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Virtuoso Is A Fantastic VR Tool For Casual Music Makers

Virtuoso Is A Fantastic VR Tool For Casual Music Makers

Virtuoso is available now for Meta Quest headsets, offering users the chance to play around with unique virtual instruments and basic looping software.

The app is essentially a creation tool and music sandbox built for VR, developed by Reality Interactive and published by Fast Travel Games. It started its life on SideQuest and App Lab, but today moves across to a full release on the Quest Store.

Reality Interactive aims to provide something for everyone with Virtuoso — whether you’re a complete beginner who has never played an instrument or a professional musician, there should be something for you here.

I’ve played around with the app throughout the week ahead of launch and found it was an engaging way to experiment with musical ideas in VR. Unlike apps like Survios’ Electronauts, which lets you remix and edit existing tracks, Virtuoso is all about creating your own music from the ground up. In some ways, it feels like a VR version of software like Garageband, with some key differences.

While something like Garageband focuses on recording and reproducing the sounds of real instruments, Virtuoso features instruments that are unique and built for VR, organised in a way that wouldn’t work in a 2D environment. There’s six made-for-VR instruments, each offering a different type of sound and technique.


The Oorgan instrument, for example, is a 3D grid of cubes that can be played on three different axes, separately or simultaneously. Different controller buttons will engage different notes and allow you to change notes across one axis while sustaining a different note on another just using one hand. It’s an instrument completely unique to VR, that wouldn’t work in any other format. For those that want to go deeper, you can adjust the tone and effects of the Oorgan (and many other of Virtuoso’s instruments) as well.

Once you get the hang of a few instruments, you can begin to build your own virtual studio with Virtuoso’s tools, arranging the instruments into any configuration you like in 3D space. This works particularly well with the empads, allowing you to arrange and create your own fully customizable drumkit with whatever parts and tons you see fit.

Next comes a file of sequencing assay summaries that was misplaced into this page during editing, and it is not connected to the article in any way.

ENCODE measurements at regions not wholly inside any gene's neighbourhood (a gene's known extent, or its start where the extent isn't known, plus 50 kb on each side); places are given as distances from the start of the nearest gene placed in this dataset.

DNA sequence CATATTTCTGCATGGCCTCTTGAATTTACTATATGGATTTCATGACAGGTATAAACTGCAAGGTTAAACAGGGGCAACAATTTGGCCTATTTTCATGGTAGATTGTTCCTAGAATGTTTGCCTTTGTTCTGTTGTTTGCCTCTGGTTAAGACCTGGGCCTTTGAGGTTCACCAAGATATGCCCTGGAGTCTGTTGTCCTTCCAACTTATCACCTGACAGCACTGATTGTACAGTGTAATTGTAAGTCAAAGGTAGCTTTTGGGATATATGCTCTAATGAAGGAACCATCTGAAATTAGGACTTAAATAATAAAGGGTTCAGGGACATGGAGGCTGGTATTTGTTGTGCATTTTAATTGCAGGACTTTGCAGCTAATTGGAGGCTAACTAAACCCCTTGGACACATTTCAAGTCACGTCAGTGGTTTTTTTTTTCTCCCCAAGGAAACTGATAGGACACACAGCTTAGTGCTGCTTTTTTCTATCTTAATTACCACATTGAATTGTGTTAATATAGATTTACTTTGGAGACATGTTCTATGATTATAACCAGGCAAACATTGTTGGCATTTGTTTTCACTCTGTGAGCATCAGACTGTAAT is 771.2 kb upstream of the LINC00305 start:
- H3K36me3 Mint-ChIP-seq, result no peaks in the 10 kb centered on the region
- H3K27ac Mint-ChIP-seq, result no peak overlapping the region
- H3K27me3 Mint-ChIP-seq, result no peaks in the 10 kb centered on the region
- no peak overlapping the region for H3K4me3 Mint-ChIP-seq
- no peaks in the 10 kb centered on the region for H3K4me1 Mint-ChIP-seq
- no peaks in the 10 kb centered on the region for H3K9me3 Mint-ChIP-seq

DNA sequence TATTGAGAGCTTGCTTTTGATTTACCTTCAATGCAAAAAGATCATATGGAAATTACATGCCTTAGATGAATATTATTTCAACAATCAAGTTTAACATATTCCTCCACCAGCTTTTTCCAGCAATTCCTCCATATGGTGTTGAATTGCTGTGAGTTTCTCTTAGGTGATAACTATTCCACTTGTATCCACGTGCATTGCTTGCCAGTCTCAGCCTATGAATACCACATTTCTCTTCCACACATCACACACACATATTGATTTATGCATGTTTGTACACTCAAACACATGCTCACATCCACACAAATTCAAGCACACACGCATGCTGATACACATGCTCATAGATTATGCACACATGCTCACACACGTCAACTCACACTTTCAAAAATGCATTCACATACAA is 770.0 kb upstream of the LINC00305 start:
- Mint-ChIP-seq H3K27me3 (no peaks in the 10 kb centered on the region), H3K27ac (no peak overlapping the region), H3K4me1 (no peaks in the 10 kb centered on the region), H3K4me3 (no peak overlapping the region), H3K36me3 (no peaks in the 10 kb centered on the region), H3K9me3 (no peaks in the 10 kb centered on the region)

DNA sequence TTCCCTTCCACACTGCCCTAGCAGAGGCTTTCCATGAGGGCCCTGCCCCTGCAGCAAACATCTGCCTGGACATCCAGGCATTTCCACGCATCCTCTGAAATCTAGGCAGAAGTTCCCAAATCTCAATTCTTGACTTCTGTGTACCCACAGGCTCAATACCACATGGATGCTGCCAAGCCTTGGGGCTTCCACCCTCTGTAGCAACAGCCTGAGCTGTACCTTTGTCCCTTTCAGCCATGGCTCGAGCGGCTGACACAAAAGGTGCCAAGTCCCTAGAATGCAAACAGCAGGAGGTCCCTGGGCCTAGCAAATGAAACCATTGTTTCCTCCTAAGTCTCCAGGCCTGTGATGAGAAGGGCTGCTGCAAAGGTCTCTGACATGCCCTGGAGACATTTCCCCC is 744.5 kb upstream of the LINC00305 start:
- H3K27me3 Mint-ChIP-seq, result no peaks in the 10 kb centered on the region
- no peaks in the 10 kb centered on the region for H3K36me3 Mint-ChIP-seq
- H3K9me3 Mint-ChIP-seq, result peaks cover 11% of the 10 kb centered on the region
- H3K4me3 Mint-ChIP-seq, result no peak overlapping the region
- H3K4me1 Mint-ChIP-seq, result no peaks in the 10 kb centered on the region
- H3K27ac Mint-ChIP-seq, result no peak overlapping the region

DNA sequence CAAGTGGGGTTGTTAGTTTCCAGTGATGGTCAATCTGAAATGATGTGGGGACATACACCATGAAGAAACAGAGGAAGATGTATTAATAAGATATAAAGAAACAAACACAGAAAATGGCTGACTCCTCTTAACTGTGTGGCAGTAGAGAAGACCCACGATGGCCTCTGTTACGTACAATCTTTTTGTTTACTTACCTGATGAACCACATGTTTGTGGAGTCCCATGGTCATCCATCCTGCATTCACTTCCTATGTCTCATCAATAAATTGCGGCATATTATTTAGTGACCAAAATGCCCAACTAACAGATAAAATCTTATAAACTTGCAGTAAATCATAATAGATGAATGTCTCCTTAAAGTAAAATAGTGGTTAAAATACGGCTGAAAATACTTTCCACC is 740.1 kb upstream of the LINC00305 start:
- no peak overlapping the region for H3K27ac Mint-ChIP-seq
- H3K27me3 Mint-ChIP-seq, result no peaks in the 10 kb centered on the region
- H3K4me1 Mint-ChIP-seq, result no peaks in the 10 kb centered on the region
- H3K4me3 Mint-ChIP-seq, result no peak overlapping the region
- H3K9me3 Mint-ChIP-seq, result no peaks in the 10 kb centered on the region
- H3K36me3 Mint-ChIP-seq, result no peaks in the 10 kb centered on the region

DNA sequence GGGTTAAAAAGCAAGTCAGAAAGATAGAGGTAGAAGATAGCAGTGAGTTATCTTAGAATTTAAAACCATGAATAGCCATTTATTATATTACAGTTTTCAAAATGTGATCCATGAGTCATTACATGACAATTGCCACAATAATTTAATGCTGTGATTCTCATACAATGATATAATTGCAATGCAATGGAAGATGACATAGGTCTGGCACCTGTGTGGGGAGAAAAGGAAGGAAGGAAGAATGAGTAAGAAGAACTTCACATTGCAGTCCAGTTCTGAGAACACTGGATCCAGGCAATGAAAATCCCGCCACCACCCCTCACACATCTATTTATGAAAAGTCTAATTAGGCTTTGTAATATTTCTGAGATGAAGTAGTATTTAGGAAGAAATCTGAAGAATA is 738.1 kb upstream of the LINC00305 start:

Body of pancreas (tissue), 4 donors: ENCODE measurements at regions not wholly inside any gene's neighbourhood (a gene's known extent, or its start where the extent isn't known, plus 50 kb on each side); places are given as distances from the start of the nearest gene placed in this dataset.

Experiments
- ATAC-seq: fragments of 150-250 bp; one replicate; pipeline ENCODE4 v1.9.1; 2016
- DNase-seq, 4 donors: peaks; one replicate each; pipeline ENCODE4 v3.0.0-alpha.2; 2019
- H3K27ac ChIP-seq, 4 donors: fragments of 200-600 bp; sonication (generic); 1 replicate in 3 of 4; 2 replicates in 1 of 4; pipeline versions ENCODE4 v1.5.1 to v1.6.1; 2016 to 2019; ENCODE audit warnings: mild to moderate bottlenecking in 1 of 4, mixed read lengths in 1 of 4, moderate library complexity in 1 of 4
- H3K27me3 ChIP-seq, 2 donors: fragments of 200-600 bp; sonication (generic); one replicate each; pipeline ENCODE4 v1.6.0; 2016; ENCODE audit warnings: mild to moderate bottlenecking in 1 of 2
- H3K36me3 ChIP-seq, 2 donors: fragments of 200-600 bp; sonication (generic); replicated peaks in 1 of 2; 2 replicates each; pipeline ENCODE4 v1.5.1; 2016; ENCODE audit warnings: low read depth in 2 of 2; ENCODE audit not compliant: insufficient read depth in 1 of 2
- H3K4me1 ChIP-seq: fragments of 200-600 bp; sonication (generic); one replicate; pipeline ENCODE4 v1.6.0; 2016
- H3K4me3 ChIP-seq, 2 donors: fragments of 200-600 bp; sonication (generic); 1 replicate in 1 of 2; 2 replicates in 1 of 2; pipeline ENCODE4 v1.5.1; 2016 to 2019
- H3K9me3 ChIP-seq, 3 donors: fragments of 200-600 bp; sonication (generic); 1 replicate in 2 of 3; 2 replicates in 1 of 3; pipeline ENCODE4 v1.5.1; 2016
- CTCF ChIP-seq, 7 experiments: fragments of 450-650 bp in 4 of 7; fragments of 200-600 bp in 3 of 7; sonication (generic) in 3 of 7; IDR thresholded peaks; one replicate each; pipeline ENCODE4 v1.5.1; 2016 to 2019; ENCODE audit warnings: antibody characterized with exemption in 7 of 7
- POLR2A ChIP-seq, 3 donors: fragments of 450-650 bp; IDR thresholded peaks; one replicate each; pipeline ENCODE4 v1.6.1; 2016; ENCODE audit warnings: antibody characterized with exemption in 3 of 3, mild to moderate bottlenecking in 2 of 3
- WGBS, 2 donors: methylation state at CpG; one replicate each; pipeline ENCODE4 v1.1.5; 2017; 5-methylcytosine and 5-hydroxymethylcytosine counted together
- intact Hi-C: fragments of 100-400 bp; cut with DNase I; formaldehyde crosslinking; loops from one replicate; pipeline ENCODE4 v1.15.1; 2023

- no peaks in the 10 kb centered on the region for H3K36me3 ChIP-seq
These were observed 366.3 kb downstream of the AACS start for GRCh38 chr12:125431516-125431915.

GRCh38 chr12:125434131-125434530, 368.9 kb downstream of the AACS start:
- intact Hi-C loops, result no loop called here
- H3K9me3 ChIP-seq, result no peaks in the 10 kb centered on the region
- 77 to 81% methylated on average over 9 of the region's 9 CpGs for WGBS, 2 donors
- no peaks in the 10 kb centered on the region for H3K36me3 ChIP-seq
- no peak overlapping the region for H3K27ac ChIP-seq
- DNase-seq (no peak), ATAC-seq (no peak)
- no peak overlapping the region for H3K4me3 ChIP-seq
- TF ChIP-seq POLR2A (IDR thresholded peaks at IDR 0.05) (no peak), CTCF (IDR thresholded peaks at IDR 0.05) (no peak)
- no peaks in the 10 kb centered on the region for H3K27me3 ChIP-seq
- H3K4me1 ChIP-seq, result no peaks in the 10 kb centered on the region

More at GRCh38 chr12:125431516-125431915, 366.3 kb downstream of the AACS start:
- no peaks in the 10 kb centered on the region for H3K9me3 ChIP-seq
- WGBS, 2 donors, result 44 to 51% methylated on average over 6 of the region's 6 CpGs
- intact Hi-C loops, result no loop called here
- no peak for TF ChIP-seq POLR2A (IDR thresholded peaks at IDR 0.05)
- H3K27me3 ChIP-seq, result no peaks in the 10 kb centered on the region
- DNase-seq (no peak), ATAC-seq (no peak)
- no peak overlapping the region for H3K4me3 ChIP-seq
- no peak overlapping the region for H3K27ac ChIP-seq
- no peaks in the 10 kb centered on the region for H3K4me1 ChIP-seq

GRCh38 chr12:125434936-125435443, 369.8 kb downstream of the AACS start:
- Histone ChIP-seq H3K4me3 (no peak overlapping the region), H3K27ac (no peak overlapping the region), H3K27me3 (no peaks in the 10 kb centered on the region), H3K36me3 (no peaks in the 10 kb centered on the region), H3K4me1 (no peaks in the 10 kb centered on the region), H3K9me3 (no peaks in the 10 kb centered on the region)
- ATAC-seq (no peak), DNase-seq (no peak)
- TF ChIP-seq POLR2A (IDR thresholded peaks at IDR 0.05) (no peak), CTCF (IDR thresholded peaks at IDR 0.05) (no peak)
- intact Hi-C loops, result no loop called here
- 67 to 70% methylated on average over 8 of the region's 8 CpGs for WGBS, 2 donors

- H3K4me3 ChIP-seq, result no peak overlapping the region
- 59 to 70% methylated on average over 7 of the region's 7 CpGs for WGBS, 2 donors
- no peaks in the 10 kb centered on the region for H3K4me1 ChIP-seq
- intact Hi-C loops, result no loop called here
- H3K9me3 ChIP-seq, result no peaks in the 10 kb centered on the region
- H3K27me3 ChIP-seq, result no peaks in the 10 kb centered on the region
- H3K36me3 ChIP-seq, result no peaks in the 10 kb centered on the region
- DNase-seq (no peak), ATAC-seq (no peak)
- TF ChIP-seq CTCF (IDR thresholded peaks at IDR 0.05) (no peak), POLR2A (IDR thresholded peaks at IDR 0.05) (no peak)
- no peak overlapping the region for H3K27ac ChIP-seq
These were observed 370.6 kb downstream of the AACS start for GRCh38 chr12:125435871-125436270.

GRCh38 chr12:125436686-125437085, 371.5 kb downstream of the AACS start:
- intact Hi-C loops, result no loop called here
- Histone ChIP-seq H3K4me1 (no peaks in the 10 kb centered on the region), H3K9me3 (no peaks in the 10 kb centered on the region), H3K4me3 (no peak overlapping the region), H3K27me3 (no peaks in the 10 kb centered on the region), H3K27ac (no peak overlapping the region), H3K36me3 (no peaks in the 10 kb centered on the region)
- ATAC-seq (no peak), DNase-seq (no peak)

Once everything is in place, you can begin to build out a track with the looper function — essentially a loop pedal that lets you lay down loop tracks for each instrument. You can then group loops together in several groups and turn each on and off at will, either through the menu or with drum-like pads you can hit.

This is where you start to get into the real meat of what Virtuoso offers — you build up a beat, add some backing tracks, maybe some vocal harmonies using the microphone and then run wild with all the options available.

The tape recorder will let you record any music you’ve created, so the app starts to become a mini piece of music production software. Once you get loops built up, you can turn them on and off in sequence and start to create an entire song.


If you’re well acquainted with music theory and production, there’s a bit more depth to play around with — you can change the scales and available notes for each instrument, and play around with effects settings for each as well. But if you’re completely unfamiliar with musical scales, each instrument is set up with a default scale that should sound pretty good to mess around with, even with no knowledge. There’s even tempo sync options, that will ensure beginners can lay down tracks that stay on beat even if their timing is slightly off.

It’s a pretty fantastic concept and I enjoyed building up melodies and harmonies using my voice and the synthesizers, but it’s hard to tell the extent to which musicians will be able to push Virtuoso as an actual tool for music creation. While I’ve not spent a huge amount of time diving into everything on offer, on a surface level it does seem more like a fun app for a casual audience than something for serious creative projects.

It’s not that the tools don’t facilitate that — they seemingly do, to a certain level — but the focus on its VR-specific instruments restricts the type of music you can create. This isn’t a production tool to recreate or record tracks using existing instruments like guitar or piano — it works purely as a creation tool for Virtuoso’s instruments specifically, all of which fall into a broad but similar synthwave-sounding aesthetic.

That being said, it’s amusing to play around with and the tools for looping and recording instruments are surprisingly well thought out, both in terms of depth and intuitive VR design.

Virtuoso is available now for Meta Quest, Oculus Rift and SteamVR headsets for $19.99. We’re looking forward to seeing what everyone can create — let us know how you go in the comments.

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